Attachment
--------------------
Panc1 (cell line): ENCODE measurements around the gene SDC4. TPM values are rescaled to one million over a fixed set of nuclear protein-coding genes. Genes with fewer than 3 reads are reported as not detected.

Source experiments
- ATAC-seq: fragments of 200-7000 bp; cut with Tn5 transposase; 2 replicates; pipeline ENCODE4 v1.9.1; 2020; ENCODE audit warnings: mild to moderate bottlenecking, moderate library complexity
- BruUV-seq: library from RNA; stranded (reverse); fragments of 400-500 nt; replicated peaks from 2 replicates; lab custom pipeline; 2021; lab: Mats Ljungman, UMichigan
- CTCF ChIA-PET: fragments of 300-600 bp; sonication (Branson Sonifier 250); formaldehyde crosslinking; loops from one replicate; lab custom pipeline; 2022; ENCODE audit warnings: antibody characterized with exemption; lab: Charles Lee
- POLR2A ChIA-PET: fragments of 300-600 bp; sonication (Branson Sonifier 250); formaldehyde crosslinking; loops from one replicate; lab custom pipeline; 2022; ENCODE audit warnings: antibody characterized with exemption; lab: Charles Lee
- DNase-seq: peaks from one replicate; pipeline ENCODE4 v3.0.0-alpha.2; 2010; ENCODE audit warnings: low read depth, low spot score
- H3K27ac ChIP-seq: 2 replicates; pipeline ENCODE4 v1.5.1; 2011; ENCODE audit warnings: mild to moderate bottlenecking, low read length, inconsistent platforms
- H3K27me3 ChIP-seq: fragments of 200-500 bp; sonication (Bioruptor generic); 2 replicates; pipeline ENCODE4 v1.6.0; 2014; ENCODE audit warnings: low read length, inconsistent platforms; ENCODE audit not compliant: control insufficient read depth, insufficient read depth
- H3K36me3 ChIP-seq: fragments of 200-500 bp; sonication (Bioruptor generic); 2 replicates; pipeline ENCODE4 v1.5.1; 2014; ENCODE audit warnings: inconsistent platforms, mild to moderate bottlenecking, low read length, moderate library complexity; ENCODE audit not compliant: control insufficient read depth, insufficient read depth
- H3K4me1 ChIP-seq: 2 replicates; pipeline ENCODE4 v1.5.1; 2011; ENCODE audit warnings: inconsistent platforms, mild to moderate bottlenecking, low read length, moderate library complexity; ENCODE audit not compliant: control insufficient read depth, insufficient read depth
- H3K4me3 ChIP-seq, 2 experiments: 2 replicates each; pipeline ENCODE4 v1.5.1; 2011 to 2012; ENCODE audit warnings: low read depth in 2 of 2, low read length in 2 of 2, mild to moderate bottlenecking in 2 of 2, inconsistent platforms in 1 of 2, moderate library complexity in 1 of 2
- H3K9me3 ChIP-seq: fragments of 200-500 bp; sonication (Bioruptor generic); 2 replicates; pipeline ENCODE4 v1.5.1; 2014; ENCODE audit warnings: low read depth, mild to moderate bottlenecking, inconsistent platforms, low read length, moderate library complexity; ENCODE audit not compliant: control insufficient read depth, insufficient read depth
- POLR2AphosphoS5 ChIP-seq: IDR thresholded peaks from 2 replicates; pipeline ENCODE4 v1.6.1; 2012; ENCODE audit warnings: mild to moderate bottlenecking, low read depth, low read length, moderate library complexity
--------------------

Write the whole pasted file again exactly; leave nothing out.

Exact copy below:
Panc1 (cell line): ENCODE measurements around the gene SDC4. TPM values are rescaled to one million over a fixed set of nuclear protein-coding genes. Genes with fewer than 3 reads are reported as not detected.

Source experiments
- ATAC-seq: fragments of 200-7000 bp; cut with Tn5 transposase; 2 replicates; pipeline ENCODE4 v1.9.1; 2020; ENCODE audit warnings: mild to moderate bottlenecking, moderate library complexity
- BruUV-seq: library from RNA; stranded (reverse); fragments of 400-500 nt; replicated peaks from 2 replicates; lab custom pipeline; 2021; lab: Mats Ljungman, UMichigan
- CTCF ChIA-PET: fragments of 300-600 bp; sonication (Branson Sonifier 250); formaldehyde crosslinking; loops from one replicate; lab custom pipeline; 2022; ENCODE audit warnings: antibody characterized with exemption; lab: Charles Lee
- POLR2A ChIA-PET: fragments of 300-600 bp; sonication (Branson Sonifier 250); formaldehyde crosslinking; loops from one replicate; lab custom pipeline; 2022; ENCODE audit warnings: antibody characterized with exemption; lab: Charles Lee
- DNase-seq: peaks from one replicate; pipeline ENCODE4 v3.0.0-alpha.2; 2010; ENCODE audit warnings: low read depth, low spot score
- H3K27ac ChIP-seq: 2 replicates; pipeline ENCODE4 v1.5.1; 2011; ENCODE audit warnings: mild to moderate bottlenecking, low read length, inconsistent platforms
- H3K27me3 ChIP-seq: fragments of 200-500 bp; sonication (Bioruptor generic); 2 replicates; pipeline ENCODE4 v1.6.0; 2014; ENCODE audit warnings: low read length, inconsistent platforms; ENCODE audit not compliant: control insufficient read depth, insufficient read depth
- H3K36me3 ChIP-seq: fragments of 200-500 bp; sonication (Bioruptor generic); 2 replicates; pipeline ENCODE4 v1.5.1; 2014; ENCODE audit warnings: inconsistent platforms, mild to moderate bottlenecking, low read length, moderate library complexity; ENCODE audit not compliant: control insufficient read depth, insufficient read depth
- H3K4me1 ChIP-seq: 2 replicates; pipeline ENCODE4 v1.5.1; 2011; ENCODE audit warnings: inconsistent platforms, mild to moderate bottlenecking, low read length, moderate library complexity; ENCODE audit not compliant: control insufficient read depth, insufficient read depth
- H3K4me3 ChIP-seq, 2 experiments: 2 replicates each; pipeline ENCODE4 v1.5.1; 2011 to 2012; ENCODE audit warnings: low read depth in 2 of 2, low read length in 2 of 2, mild to moderate bottlenecking in 2 of 2, inconsistent platforms in 1 of 2, moderate library complexity in 1 of 2
- H3K9me3 ChIP-seq: fragments of 200-500 bp; sonication (Bioruptor generic); 2 replicates; pipeline ENCODE4 v1.5.1; 2014; ENCODE audit warnings: low read depth, mild to moderate bottlenecking, inconsistent platforms, low read length, moderate library complexity; ENCODE audit not compliant: control insufficient read depth, insufficient read depth
- POLR2AphosphoS5 ChIP-seq: IDR thresholded peaks from 2 replicates; pipeline ENCODE4 v1.6.1; 2012; ENCODE audit warnings: mild to moderate bottlenecking, low read depth, low read length, moderate library complexity